Who walled up the letters? Why? What happened to the schoolmaster? What was it like to live in a Corsican village at the turn of the century? This story intrigued me, so my first novel, The House at Zaronza, fills in the gaps in the real-life story. It follows the life of the young woman, whom I named Maria, from 1899 up to the early 1920s, via World War I.

My second novel, The Corsican Widow, which has just been released, was inspired in a similar way. While carrying out some research on another topic, I happened upon an article about female criminality in 18th-century Corsica. You might think this is a somewhat abstruse topic, but the article contained a fascinating snippet from a contemporary chronicle. This related the story of a wealthy widow who is lonely after the death of her husband. She falls for her shepherd and scandalises her neighbours and the rigid, traditionalist Corsican society in which she lives.

I can’t say much more without giving away the plot, but suffice it to say that this story kept creeping into my mind. I had to put aside my other project and write The Corsican Widow first.

To write both novels I had to do considerable research about the history and culture of Corsica. When writing historical fiction, it’s not enough just to tell the story. You also have to get your facts right! 

Vanessa Couchman is a novelist, short story author and freelance writer and has lived in southwest France since 1997. She is fascinated by Corsican and French history and culture. Vanessa has published two novels, The House at Zaronza and The Corsican Widow, in the Tales of Corsica series, and plans further Corsica novels as well as historical novels based in France. Her short stories have won and been placed in creative writing competitions and published in anthologies.

Writing website:   
Amazon author page:
Twitter: @Vanessainfrance

All of Vanessa’s books are available in Kindle and paperback formats from Amazon.

The Corsican Widow:
The House at Zaronza (reissued in 2018):
French Collection: Twelve Short Stories:

Monday 7 May 2018

THE RED DIE - an interview with Alex Macbeth

Today I have a very special guest - the fabulous Alex Macbeth, whose new novel THE RED DIE was published by Crooked Cat Books last month.  

Welcome, Alex! What prompted you to first start writing? What was the first thing you wrote?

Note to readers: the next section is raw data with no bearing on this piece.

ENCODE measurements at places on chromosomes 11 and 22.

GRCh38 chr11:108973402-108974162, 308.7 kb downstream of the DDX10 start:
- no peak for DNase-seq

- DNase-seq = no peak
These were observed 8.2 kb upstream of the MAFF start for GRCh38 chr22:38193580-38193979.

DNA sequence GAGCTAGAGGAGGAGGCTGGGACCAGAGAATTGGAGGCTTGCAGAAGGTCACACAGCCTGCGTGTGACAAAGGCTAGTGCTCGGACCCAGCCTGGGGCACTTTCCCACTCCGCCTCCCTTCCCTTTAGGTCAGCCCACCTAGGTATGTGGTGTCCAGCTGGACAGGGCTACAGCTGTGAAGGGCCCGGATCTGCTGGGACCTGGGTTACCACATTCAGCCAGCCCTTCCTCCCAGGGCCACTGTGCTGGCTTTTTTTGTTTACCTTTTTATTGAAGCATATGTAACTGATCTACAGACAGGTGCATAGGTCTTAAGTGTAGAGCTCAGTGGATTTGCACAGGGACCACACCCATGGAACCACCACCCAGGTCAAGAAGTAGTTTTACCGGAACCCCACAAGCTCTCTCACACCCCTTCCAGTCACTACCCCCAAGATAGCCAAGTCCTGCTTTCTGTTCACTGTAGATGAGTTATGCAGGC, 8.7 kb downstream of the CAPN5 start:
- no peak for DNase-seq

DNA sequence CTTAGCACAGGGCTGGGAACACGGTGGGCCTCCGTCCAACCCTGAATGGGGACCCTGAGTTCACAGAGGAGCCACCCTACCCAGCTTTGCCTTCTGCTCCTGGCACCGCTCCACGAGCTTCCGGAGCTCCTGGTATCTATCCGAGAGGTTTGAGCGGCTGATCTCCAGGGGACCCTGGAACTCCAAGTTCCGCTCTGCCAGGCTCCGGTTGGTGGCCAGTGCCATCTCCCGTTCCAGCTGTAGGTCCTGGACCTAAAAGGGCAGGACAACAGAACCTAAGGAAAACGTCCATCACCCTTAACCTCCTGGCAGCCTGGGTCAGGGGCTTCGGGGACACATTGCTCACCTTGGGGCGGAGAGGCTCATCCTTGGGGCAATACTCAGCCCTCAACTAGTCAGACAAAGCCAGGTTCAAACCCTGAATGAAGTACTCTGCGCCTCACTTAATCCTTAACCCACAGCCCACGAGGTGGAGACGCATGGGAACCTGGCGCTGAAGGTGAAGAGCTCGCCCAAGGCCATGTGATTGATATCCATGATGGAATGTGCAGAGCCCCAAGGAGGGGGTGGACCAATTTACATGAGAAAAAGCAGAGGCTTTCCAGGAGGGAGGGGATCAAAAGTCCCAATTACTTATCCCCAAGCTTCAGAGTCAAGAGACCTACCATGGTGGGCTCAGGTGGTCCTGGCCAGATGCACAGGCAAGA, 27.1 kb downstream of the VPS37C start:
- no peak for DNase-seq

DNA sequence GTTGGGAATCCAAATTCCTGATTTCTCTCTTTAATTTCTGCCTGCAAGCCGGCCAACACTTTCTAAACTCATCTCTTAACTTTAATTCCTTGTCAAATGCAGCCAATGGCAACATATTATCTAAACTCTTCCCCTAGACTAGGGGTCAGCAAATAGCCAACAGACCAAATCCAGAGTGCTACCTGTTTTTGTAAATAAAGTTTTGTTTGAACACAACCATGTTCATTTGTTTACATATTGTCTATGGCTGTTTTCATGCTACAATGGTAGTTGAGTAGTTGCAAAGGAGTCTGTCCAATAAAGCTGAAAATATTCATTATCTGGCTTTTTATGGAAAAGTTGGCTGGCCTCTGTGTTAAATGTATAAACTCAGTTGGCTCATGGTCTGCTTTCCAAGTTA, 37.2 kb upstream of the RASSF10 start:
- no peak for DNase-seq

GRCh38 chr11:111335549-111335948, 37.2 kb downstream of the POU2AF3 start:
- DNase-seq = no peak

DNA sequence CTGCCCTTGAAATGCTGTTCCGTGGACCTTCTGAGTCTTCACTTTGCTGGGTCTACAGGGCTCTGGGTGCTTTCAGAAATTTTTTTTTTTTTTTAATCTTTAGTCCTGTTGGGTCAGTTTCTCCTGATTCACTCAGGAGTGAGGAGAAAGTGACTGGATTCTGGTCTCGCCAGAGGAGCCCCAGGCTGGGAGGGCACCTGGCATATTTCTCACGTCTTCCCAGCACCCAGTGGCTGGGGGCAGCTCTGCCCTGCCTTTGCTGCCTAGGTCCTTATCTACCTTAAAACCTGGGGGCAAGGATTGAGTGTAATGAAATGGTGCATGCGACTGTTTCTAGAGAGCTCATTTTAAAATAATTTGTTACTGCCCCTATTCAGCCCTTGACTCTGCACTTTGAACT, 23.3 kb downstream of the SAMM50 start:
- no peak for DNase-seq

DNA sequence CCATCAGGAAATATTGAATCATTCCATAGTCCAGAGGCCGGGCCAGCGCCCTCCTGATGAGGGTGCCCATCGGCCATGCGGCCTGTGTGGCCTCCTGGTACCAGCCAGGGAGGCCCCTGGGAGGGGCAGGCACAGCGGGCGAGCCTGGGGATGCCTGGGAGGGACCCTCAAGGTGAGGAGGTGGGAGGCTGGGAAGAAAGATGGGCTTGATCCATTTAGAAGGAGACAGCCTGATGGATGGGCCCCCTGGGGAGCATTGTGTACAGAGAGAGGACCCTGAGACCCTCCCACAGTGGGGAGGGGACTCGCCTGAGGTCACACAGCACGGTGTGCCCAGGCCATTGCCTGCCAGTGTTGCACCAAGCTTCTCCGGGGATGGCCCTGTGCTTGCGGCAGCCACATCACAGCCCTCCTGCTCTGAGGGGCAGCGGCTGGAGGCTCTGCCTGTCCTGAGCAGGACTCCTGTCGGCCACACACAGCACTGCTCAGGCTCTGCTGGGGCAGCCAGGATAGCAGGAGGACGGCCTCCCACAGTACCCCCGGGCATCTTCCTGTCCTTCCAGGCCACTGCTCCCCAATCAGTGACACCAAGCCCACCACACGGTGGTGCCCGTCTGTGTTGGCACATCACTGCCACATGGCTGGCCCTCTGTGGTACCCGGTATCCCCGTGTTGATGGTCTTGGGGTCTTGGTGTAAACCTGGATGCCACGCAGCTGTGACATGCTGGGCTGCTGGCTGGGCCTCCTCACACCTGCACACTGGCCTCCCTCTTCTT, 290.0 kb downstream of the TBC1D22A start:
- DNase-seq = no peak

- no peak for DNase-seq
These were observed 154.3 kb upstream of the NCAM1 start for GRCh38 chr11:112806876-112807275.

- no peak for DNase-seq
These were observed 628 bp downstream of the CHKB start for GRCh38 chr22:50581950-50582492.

I have to acknowledge the influence of my parents, both of whom were writers. When I was younger I hated books precisely because of that, but slowly reading, and then writing, grew on me.

Can you summarise the book in just a few words?

A dead journalist and a corporate scam threaten the integrity of an African nation. Can a disgraced policeman solve the case and survive?

That sounds fascinating, and it's at the top of my TBR pile. What was the inspiration for it?

The humility of some of the officers I met traveling in East Africa, especially in rural areas where the job is really tough. And Mozambique, where my family have lived for the last 15 years. While the book is completely fictional, many of the hurdles that the characters go through are based on everyday reality.

Did you do any research for the book?


What does a typical writing day involve for you?

Finding inspiration for a scene and an image and developing it as best I can within my narrative.

How do you decide on the names for your characters?

Most of my characters are based on real people but adapted.

Do you plot your novels in advance, or allow them to develop as you write?

Good question. I like to plan but a novel seems to be what happens while you are busy making plans as an author!

Which writers have influenced your own writing?

McCall Smith, Mankell, Sjowall & Wahloo, Wa Thiong’o, Saramago, Chekhov,  Marechera, Gogol, Okri… almost every book I read influences me in some way, for the better or for the worse.

What has been the best part of the writing process…and the worst?

The best part is finishing a late draft of your novel and feeling satisfied with it. The worst feeling is the opposite.

Now the book is published and ‘out there’ how do you feel?

Under pressure to write a sequel/prequel.

Is there a message for the reader?

I hope so, I like to think the book challenges some of the stereotypes that people might have.

Do you have any advice for new writers?

Samuel Beckett’s words: “Ever tried. Ever failed. No matter. Try again. Fail again. Fail better.”

Wise words indeed.  What can we expect from you in the future?

A sequel to The Red Die is in the works. I also own a publishing house in Mozambique, Ethale Publishing, and I have several titles lined up there. Hopefully you’ll hear more from me!  

I hope so too, Alex! Thank you for visiting my blog today. Please come again!  


Buy the book here
Alex's website 
Alex's Twitter 
THE RED DIE on Facebook